ecogenetic

ecogenetic

(ē-kō-jen'ik),
Referring to a situation arising from a combination of ecologic and genetic factors.
[eco- + genetic]
References in periodicals archive ?
In terms of real communities, despite the fact that the vegetation has a significant amount of time to complete the ecogenetic transformation of ecotopes, the climax usually does not occupy large territories, rarely prevails in the area of other communities, and is almost absent in many areas [7, 8].
In order to steady state of soil and preserve ecogenetic soil diversity, a number of measures are needed, including soil conservation.
The Colored, EcoGenetic Relationship Map (CEGRM): A conceptual approach and tool for genetic counseling research.
The final section deals with the social implications of ecogenetic data as well as the applications of these data to risk assessment and risk management, public health, and regulatory policies.
Ecogenetics has emerged in large part because of the advancements in technology and informatics in the past 10 years.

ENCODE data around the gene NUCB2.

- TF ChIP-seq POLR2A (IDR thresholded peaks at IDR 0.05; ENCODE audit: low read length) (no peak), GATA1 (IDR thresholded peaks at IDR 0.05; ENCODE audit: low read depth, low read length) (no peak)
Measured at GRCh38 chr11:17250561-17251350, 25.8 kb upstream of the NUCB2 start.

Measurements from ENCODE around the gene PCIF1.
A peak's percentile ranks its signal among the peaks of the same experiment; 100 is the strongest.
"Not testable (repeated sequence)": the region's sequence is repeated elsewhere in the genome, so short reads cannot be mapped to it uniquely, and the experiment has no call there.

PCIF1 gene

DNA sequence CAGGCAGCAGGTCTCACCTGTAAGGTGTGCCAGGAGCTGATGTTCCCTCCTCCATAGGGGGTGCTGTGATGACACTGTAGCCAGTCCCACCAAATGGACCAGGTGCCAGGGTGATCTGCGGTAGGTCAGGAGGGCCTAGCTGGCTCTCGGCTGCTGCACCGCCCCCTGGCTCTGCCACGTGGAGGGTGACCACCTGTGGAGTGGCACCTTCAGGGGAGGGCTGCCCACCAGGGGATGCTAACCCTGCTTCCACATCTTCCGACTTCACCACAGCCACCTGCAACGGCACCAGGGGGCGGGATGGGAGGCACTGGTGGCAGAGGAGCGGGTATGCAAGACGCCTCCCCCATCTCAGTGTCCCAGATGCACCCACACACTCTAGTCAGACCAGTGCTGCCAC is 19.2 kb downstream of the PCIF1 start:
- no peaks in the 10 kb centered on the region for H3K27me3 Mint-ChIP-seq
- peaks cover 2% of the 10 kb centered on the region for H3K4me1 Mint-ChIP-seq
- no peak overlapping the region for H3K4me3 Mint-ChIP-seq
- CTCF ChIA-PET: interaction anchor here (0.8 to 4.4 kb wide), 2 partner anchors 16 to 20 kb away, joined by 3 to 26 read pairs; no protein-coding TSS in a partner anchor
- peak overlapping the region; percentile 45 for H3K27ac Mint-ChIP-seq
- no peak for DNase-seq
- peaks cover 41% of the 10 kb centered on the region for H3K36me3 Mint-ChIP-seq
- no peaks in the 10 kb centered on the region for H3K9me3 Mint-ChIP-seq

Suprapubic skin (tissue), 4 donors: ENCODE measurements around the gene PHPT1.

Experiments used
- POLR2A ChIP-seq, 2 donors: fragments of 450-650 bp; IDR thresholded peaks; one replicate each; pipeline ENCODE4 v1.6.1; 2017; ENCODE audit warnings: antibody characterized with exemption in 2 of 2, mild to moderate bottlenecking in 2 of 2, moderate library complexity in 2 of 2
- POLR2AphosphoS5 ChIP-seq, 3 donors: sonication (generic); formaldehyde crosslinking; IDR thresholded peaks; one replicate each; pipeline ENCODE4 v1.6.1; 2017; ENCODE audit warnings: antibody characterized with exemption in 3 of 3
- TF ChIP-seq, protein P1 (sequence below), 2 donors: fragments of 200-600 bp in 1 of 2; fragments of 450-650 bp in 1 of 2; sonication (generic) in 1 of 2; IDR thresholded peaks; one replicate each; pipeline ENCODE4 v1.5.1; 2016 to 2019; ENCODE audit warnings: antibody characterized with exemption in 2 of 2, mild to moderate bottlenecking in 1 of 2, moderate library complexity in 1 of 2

There are quite prominent examples of ecogenetic relationships between variation in susceptibility and the infectious agents of malaria, TB, HIV-AIDS, cholera, and meningitis-otitis.
Ecogenetics fits into broad public health constructs for dealing with health risks of environment origin.
Ecogenetic models emphasize that philopatry increases the probability of producing offspring that are well adapted to local conditions in spatially heterogeneous environments (Greenwood 1987).
In conclusion, ecological constraints such as territoriality can explain to some extent why birds disperse from the immediate vicinity of their natal site, and ecogenetic models such as local adaptation can explain population-level philopatry.
Ecogenetic analysis and evolutionarily stable strategies in harvested populations.
Moreover, in intraspecific studies, molecular phylogenetic relationships may be incorporated into a partial Mantel test to test whether features are significantly associated with ecological factors (implying ecogenetic adaptation by natural selection) free of phylogenetic effects.
However, attempts to interpret a morphological phylogenetic tree (Thorpe 1985b) in terms of colonization sequence are compromised by ecogenetic adaptation to current selective pressures influencing the tree.